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Stream Solute Tracers


IndianaUniversity

Problem Statement

Solute tracers are used to estimate stream discharge and assess transport and transformation in streams, commonly to infer transport into temporary storage zones including in-channel dead zones and hyporheic zones. The planning, execution, and interpretatation of these tracers is not a common skill in undergraduate hydrology and hydraulics courses, but the rich data that result make these a useful tool.

Module Overview

This module covers the required background knowledge to plan, execute, and interpret stream solute tracer studies.

Topics Covered

Solute tracer study design, estiamtion of discharge by dilution gauging, estimation of advective and dispersive processes, inference of gross gains and losses along a study reach, calculation of summary metrics to describe short-term storage, and a brief introduction to StorAge Selection as an approach to study streams

Prerequisites

Students will benefit from an introductory knowledge stream hydraulics, though it is not required. Calculations in the assignments require students to hav esome skill in computations. Students have been successful in this course using spreadsheets, R, Matlab, and Python.

Learning Objectives

The overarching goal of this course is to enable students to design, execute, and interpret stream solute tracer studies. Upon completion of this module, students will be able to: (1) Design both slug and constant rate injections; (2) Quantify discharge, advective velocity, and dispersion based on field data; (3) Quantify and characterize transport and transformation in a study system using techniques including Short-term storage analysis, temporal moments, channel water balance, breakthrough curve decomposition, StorAge Selection functions; (4) Quantify and characterize transport and transformation in a study system using channel water balance and network turnover; and (5) Demonstrate a conceptual understanding of the strengths and weaknesses of each analysis and study design, and how they complement one another, in analysis of stream solute tracer data.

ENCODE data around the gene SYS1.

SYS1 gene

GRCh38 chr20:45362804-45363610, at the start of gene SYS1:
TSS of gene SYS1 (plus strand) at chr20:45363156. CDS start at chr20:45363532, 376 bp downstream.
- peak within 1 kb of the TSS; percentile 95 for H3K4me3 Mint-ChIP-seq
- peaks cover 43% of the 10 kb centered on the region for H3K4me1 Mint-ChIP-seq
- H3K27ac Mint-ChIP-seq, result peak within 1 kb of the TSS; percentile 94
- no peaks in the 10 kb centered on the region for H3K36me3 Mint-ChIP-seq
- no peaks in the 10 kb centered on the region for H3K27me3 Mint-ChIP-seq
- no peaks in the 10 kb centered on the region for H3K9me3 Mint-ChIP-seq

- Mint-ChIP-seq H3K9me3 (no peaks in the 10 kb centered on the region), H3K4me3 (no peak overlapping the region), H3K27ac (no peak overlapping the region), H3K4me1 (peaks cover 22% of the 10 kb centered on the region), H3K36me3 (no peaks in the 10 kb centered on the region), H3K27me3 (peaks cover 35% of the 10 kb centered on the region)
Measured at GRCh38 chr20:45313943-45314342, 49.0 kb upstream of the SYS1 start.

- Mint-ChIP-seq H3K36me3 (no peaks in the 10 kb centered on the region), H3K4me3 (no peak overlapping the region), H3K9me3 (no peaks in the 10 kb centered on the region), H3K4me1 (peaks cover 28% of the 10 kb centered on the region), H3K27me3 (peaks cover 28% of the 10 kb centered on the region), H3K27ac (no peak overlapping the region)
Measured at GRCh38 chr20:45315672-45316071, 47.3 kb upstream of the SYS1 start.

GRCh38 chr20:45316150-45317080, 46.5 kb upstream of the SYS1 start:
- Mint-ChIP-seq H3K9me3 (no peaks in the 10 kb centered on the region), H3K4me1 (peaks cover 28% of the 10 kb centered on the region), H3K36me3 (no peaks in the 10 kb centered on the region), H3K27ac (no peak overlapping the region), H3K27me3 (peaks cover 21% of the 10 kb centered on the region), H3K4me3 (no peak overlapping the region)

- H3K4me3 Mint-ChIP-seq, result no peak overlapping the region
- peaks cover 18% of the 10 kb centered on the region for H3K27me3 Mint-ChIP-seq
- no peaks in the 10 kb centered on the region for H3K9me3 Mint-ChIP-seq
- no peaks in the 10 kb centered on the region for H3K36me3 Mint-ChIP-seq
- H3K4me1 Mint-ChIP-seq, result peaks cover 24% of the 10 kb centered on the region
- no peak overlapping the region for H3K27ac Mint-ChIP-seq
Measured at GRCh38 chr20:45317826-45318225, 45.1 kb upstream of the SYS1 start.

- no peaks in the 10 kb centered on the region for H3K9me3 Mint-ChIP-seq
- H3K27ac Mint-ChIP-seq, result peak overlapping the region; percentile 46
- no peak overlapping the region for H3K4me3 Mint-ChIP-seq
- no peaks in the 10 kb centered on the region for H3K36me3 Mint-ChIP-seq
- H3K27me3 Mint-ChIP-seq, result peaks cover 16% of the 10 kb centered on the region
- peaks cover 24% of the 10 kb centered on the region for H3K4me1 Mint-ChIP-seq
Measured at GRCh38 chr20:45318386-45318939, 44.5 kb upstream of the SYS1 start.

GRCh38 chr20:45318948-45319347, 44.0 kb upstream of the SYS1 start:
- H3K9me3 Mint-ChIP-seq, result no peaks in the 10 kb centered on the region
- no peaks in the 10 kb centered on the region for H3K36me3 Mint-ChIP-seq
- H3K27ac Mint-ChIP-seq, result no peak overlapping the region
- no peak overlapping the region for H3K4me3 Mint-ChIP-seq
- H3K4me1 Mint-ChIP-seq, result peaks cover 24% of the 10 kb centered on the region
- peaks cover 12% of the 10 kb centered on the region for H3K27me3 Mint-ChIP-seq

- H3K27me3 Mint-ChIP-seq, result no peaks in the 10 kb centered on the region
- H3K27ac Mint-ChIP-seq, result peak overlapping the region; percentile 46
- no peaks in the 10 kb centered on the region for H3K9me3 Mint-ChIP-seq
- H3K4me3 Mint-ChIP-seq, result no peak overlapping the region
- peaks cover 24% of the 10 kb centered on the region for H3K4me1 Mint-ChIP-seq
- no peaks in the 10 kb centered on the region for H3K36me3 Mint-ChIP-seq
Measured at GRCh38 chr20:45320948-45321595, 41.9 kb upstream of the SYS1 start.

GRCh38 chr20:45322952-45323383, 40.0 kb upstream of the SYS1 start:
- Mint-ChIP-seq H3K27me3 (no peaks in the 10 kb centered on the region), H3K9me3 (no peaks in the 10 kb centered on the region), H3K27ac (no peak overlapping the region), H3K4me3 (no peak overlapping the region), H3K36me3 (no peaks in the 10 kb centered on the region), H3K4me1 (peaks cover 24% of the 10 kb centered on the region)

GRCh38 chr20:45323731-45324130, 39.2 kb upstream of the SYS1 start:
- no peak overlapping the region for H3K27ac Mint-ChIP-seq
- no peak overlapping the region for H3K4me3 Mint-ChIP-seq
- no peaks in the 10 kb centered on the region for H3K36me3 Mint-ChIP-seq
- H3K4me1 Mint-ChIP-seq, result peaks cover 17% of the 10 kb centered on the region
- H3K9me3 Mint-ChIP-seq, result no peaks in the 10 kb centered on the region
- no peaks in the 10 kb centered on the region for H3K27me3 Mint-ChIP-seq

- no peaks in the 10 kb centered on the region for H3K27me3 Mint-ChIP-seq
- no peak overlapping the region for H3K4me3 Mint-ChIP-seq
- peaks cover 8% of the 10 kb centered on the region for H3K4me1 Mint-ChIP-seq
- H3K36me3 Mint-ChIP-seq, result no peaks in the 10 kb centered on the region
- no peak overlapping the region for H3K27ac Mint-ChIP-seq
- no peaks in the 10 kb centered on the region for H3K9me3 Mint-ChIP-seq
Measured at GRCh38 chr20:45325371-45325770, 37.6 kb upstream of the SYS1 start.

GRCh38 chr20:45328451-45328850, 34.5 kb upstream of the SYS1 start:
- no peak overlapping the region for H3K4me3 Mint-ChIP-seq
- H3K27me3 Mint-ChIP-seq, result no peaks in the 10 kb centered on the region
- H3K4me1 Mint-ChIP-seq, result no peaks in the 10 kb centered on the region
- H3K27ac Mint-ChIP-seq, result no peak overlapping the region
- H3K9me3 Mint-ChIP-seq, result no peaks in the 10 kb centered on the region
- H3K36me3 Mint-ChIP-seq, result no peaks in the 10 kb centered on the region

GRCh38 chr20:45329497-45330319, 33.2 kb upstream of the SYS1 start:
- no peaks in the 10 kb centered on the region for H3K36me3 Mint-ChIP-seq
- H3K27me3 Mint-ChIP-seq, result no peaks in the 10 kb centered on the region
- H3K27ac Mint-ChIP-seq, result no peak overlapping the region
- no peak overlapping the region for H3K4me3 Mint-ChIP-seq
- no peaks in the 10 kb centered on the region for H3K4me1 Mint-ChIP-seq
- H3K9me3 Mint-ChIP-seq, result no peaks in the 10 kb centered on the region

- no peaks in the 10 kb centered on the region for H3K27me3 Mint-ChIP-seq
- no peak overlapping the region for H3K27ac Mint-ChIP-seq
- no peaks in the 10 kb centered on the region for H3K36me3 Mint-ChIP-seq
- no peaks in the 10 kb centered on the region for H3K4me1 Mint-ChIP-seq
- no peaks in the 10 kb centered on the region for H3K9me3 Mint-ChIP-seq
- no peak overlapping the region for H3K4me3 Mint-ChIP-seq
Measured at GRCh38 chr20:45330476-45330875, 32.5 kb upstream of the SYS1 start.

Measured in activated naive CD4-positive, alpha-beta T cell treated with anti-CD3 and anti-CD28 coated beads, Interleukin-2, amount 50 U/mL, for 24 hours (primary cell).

This will be accomplished through activities within each section. Results from each activity will be recorded in specified results templates. The results templates for each activity can be found at the beginning of each activity. The results templates are organized such that results from one activity can easily be used in successive activities.

Course Authors

Course Staff Image #1

Adam S. Ward

Ward is a hydrologist who uses stream solute tracers to study transport and transformation in systems that couple water in streams to less mobile domains including in-channel dead zones and hyporheic zones. He is an expert in the use and interpretation of stream solute tracers, and this course content is based on a series of short courses he has instructed over several years. Students or instructors seeking support should contact Ward at adamward@indiana.edu

Target Audience

The target audience for this module is anyone seeking to plan and execuate a solute tracer study in a stream or river.

Tools Needed

Students will need to have access to a computational tool of their choice. Spreadsheets are sufficient, though the advanced user will benefit from a tool like R, Python, or similar

Expected Effort

This course contains five primary sections. It would be appropriate to cover one section per week in terms of pacing. Each section includes reading and lecture-based content that should take users 2-4 hours of time to read or watch, and homework assignments that should take another 4-6 hours each week.

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